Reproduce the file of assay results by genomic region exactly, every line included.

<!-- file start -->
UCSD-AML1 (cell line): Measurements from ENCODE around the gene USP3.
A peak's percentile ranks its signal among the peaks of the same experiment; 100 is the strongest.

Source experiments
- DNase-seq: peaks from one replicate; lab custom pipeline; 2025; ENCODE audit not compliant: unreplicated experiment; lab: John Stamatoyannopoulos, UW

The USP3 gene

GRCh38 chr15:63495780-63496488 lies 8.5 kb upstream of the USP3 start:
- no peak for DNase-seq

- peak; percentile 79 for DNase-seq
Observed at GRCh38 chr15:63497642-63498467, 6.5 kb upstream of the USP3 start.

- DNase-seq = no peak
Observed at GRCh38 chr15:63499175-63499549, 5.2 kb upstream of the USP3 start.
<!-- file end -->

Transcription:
UCSD-AML1 (cell line): Measurements from ENCODE around the gene USP3.
A peak's percentile ranks its signal among the peaks of the same experiment; 100 is the strongest.

Source experiments
- DNase-seq: peaks from one replicate; lab custom pipeline; 2025; ENCODE audit not compliant: unreplicated experiment; lab: John Stamatoyannopoulos, UW

The USP3 gene

GRCh38 chr15:63495780-63496488 lies 8.5 kb upstream of the USP3 start:
- no peak for DNase-seq

- peak; percentile 79 for DNase-seq
Observed at GRCh38 chr15:63497642-63498467, 6.5 kb upstream of the USP3 start.

- DNase-seq = no peak
Observed at GRCh38 chr15:63499175-63499549, 5.2 kb upstream of the USP3 start.